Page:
Notes

CONFLICTS OF INTEREST

No potential conflict of interest relevant to this article was reported.

INFORMED CONSENT

This type of study does not require informed consent.

Table 1.
Baseline characteristics of patients
Total (n=15) Survivors (n=11) Non-survivors (n=4) p-value
Age (years) 52.0 (49.0–59.0) 52.0 (49.0–64.0) 54.5 (47.5–58.5) 0.851
Sex 1.000
 Male 12 (80.0) 9 (81.8) 3 (75.0)
 Female 3 (20.0) 2 (18.2) 1 (25.0)
Injury mechanism 0.684
 MVA, passenger 5 (33.3) 4 (36.4) 1 (25.0)
 MVA, pedestrian 5 (33.3) 3 (27.3) 2 (50.0)
 Motorcycle accidents 2 (13.3) 1 (9.1) 1 (25.0)
 Falls 3 (20.0) 3 (27.3) 0 (0.0)
ISS 34.0 (26.0–75.0) 29.0 (24.5–35.5) 35.0 (30.0–39.5) 0.001
AIS
 Head and neck 2.5 (2.0–3.0) 2.0 (2.0–3.0) 0.0 (0.0–3.0) 0.500
 Face 3.0 (2.0–3.0) 2.0 (2.0–3.0) 0.0 (0.0–0.0)
 Thorax 5.0 (4.0–5.0) 4.0 (4.0–5.0) 5.0 (4.5–5.0) 0.001
 Abdomen or pelvic contents 2.0 (2.0–2.5) 2.0 (2.0–4.0) 1.0 (0.0–2.0) 1.000
 Extremities or pelvic girdle 3.0 (2.0–3.0) 2.0 (2.0–3.0) 1.0 (0.0–3.0) 0.327
 External 1.0 (1.0–1.0) 1.0 (0.0–1.0) 0.0 (0.0–1.0) 1.000
GCS 7.0 (6.0–13.0) 8.0 (6.5–13.5) 5.0 (3.5–7.0) 0.078
AAST-OIS grade 0.031
 1 2 (13.3) 2 (18.2) 0 (0.0)
 2 0 (0.0) 0 (0.0) 0 (0.0)
 3 3 (20.0) 3 (27.3) 0 (0.0)
 4 7 (46.7) 6 (54.5) 1 (25.0)
 5 3 (20.0) 0 (0.0) 3 (75.0)
Preoperative PRBC transfusion 3.0 (2.0–6.0) 3.0 (2.0–3.0) 7.5 (3.7–11.3) 0.019
Preoperative cardiac arrest 4 (26.7) 0 (0.0) 4 (100.0) 0.001
Preoperative cardiac tamponade 13 (86.7) 10 (90.9) 3 (75.0) 0.476
Abnormal ECGa 3 (3/11–27.3) 3 (27.3) 0 (0.0)b N/A
Sternum fracture 9 (60.0) 7 (63.6) 2 (50.0) 1.000
Preoperative use of vasopressor 8 (53.3) 4 (36.4) 4 (100.0) 0.077
Diagnostic method 0.604
 Chest CT 6 (40.0) 5 (45.5) 1 (25.0)
 Ultrasound 9 (60.0) 6 (54.5) 3 (75.0)
Time to surgery (min) 68.0 (60.0–95.0) 68.0 (60.5–100.0) 74.0 (48.0–87.0) 0.602

Values are presented as number (%) or median (interquartile range).

MVA: motor vehicle accident, N/A: not applicable, ISS: Injury Severity Score, AIS: Abbreviated Injury Scale, GCS: Glasgow Coma Scale, AAST-OIS: the American Association for the Surgery of Trauma-Organ Injury Scale, PRBC: packed red blood cell, ECG: electrocardiogram, CT: computed tomography.

a Abnormal ECG findings are as follows: ST segment elevation, right bundle branch block, or first-degree atrioventricular block.

b A preoperative ECG was not obtained in the non-survivor group.

Table 2.
Comparison of preoperative hemodynamic and laboratory findings between survivors and non-survivors
Survivors (n=11) Non-survivors (n=4) p-value
SBP (mmHg) 76.0 (64.0–96.5) 60.5 (0.0–121.0) 0.923
HR (BPM) 115.0 (97.5–128.0) 113.0 (55.5–133.5) 0.949
Hb (g/dL) 11.6 (9.7–12.9) 11.5 (10.3–11.6) 0.661
Troponin I (pg/mL) 3.9 (1.7–33.9) 20.8 (6.8–40.6) 0.392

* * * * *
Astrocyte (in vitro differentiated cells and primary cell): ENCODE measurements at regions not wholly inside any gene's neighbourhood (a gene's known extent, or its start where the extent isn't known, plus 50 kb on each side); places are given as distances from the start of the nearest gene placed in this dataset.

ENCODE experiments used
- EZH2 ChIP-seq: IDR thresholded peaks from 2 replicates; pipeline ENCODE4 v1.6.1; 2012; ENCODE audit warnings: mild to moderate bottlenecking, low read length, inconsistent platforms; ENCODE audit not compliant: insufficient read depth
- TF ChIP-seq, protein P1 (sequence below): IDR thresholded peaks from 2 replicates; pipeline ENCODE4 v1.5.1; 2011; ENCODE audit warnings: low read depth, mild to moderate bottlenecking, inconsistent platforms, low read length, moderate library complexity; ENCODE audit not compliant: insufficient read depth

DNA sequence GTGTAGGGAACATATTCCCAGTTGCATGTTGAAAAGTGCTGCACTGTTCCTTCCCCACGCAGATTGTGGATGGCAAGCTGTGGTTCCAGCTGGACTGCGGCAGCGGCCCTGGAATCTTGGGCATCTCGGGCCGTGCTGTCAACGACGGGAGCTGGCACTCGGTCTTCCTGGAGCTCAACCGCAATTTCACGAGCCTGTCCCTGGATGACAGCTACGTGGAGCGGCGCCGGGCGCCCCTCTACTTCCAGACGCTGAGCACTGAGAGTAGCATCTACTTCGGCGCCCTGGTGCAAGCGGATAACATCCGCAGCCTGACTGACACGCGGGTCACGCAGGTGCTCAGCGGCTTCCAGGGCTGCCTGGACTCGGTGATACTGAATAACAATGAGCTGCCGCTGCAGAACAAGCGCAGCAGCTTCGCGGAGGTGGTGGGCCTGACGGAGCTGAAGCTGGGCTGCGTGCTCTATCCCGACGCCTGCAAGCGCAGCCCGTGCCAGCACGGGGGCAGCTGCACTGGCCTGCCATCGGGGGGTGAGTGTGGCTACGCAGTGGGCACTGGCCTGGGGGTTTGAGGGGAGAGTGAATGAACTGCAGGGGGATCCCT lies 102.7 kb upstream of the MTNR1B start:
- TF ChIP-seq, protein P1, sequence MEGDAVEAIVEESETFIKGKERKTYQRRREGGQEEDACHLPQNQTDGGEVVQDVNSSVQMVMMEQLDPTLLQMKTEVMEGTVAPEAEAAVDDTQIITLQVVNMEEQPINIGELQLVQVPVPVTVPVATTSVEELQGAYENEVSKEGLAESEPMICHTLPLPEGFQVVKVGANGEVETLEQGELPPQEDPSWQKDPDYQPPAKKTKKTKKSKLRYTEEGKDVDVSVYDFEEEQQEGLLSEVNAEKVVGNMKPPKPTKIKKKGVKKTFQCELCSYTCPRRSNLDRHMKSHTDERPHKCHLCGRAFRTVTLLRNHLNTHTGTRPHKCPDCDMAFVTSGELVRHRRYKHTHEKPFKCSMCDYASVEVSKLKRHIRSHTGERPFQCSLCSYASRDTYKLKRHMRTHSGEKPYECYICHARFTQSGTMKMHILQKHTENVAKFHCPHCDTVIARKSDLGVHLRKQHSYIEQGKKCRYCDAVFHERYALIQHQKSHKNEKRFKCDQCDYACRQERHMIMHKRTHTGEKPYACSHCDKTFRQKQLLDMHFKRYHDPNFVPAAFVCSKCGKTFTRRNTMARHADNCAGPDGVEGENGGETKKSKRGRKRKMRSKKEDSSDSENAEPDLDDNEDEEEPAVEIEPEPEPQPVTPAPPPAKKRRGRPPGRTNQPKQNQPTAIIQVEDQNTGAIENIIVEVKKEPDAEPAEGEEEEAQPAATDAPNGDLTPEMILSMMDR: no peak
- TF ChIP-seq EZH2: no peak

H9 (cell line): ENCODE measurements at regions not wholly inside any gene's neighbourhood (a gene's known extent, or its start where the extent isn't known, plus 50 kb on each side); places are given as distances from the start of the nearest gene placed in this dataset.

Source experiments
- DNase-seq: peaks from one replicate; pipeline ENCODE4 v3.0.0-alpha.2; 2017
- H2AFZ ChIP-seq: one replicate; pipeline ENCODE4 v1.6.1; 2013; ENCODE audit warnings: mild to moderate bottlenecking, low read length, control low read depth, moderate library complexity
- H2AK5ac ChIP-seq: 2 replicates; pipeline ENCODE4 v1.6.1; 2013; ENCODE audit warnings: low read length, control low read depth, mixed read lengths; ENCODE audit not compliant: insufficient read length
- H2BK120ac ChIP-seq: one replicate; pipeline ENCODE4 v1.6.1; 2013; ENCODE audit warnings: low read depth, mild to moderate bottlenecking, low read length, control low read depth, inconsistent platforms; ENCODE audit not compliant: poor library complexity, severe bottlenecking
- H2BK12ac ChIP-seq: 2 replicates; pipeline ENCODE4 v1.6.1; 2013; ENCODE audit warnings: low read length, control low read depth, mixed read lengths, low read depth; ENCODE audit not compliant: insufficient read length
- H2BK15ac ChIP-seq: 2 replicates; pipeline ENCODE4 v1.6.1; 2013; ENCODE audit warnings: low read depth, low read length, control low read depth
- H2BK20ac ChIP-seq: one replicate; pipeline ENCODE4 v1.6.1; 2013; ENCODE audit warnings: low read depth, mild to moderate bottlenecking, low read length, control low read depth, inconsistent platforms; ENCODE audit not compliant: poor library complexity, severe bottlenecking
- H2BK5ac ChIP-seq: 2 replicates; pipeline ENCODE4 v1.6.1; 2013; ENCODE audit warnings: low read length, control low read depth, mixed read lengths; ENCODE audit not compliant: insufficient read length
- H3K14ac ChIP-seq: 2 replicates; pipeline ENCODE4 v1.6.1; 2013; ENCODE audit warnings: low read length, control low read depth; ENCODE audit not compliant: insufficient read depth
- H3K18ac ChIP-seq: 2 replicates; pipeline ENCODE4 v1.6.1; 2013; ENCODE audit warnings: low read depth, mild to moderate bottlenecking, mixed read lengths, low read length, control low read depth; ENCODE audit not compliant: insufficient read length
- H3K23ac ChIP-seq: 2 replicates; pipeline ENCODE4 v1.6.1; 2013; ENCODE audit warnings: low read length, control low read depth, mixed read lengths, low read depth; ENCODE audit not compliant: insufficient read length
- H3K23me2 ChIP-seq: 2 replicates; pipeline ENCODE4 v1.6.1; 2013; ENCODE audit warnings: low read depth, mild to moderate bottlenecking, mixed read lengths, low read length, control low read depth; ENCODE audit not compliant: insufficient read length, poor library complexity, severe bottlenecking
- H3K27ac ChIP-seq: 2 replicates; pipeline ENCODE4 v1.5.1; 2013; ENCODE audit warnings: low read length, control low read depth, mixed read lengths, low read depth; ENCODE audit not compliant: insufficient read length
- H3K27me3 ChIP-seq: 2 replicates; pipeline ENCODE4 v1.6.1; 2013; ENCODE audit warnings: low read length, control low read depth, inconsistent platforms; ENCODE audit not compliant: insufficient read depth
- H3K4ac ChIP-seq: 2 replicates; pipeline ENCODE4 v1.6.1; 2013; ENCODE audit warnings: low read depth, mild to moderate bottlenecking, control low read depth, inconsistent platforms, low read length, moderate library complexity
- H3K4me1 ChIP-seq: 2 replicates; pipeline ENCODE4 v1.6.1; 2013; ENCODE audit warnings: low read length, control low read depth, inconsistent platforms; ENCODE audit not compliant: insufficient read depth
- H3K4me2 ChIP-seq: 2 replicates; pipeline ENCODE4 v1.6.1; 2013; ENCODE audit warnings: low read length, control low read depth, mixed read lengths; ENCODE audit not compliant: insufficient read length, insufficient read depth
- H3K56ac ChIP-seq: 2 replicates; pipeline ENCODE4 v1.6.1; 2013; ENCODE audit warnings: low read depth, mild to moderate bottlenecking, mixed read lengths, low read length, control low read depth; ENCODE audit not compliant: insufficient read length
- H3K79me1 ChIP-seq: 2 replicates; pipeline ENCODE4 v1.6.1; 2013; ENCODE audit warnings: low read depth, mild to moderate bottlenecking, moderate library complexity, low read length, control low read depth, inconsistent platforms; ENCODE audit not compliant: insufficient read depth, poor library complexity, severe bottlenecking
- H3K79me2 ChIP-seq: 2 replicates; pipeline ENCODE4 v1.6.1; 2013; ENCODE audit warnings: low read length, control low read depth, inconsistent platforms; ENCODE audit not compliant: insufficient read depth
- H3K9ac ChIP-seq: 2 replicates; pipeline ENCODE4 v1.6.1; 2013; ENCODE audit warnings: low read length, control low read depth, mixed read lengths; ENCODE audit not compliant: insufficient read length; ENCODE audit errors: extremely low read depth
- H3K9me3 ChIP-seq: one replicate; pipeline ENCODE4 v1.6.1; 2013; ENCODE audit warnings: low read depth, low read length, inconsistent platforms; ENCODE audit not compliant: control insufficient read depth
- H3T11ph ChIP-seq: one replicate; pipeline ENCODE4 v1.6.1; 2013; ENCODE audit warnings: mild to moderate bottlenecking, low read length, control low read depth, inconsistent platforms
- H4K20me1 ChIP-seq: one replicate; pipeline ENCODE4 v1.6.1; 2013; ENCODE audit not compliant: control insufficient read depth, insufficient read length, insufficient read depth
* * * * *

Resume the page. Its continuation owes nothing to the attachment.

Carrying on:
CK-MB (ng/mL) 25.8 (8.3–58.6) 25.3 (19.3–30.9) 0.851
pH 7.24 (7.12–7.29) 7.00 (6.91–7.07) 0.010
BE (mmol/L) -7.4 (-15.7 to -5.5) -19.3 (-21.5 to -16.2) 0.026
Lactate (mmol/L) 5.5 (4.6–8.6) 10.6 (9.0–13.2) 0.026

Values are presented as number (%) or median (interquartile range).

SBP: systolic blood pressure, HR: heart rate, BPM: beat per minute, Hb: hemoglobin, CK-MB: creatine kinase-myocardial band, BE: base excess.

Table 3.
Comparison of operative findings between survivors and non-survivors
Survivors (n=11) Non-survivors (n=4) p-value
Injury region 0.053
 Right atrium 2 (18.2) 0 (0.0)
 Right ventricle 0 (0.0) 0 (0.0)
 Left atrium 1 (9.1) 1 (25.0)
 Left ventricle 0 (0.0) 2 (50.0)
 Pericardium 5 (45.5) 0 (0.0)
 Right atrium+SVC 2 (18.2) 0 (0.0)
 Right atrium and ventricle 1 (9.1) 1 (25.0)
Intraoperative blood loss (mL) 1,000.0 (650.0–1,525.0) 3,500.0 (2,400.0–12,000.0) 0.010
Operation time (min) 135.0 (125.0–145.0) 109.0 (67.5–151.0) 0.280
Incision 0.016
 Median sternotomy 11 (100.0) 2 (50.0)
 Left (anterolateral) thoracotomya 0 (0.0) 1 (25.0)
 Clamshell incisiona 0 (0.0) 1 (25.0)
Intraoperative fluid replacement (mL)
 Crystalloids 4,500.0 (1,900.0–6,350.0) 5,000.0 (1,250.0–10,000.0) 0.753
 Colloid 750.0 (250.0–1,000.0) 1,750.0 (500.0–2,625.0) 0.280
Intraoperative PRBC transfusion 7.0 (4.0–10.0) 17.0 (10.5–27.2) 0.030
Postoperative PRBC transfusion 2.0 (1.0–5.0) 2.0 (1.0–10.0) 0.786
Operation name 0.256
 Hematoma evacuation 2 (18.2) 0 (0.0)
 Primary repair 6 (54.5) 4 (100.0)
 Suture ligation 3 (27.3) 0 (0.0)
Co-operation 1 (9.1) 2 (50.0) 0.154

Values are presented as number (%) or median (interquartile range).

SVC: superior vena cava, PRBC: packed red blood cell.

a These surgeries were performed in emergency room.

Table 4.
Comparison of postoperative outcomes between survivors and non-survivors
Survivors (n=11) Non-survivors (n=4) p-value
LOHS (days) 38.0 (21.5–63.5) 1.0 (0.5–1.5) 0.001
LOICUS (days) 8.0 (4.5–17.0) 1.0 (0.5–1.5) 0.001
MV duration (days) 4.0 (2.0–11.5) 1.0 (0.5–1.5) 0.018
Complications 0.009
 Severe coagulopathy 0 (0.0) 2 (50.0)
 Heart failure 0 (0.0) 1 (25.0)

Values are presented as number (%) or median (interquartile ranges).

LOHS: length of hospital stay, LOICUS: length of intensive care unit stay, MV: mechanical ventilation.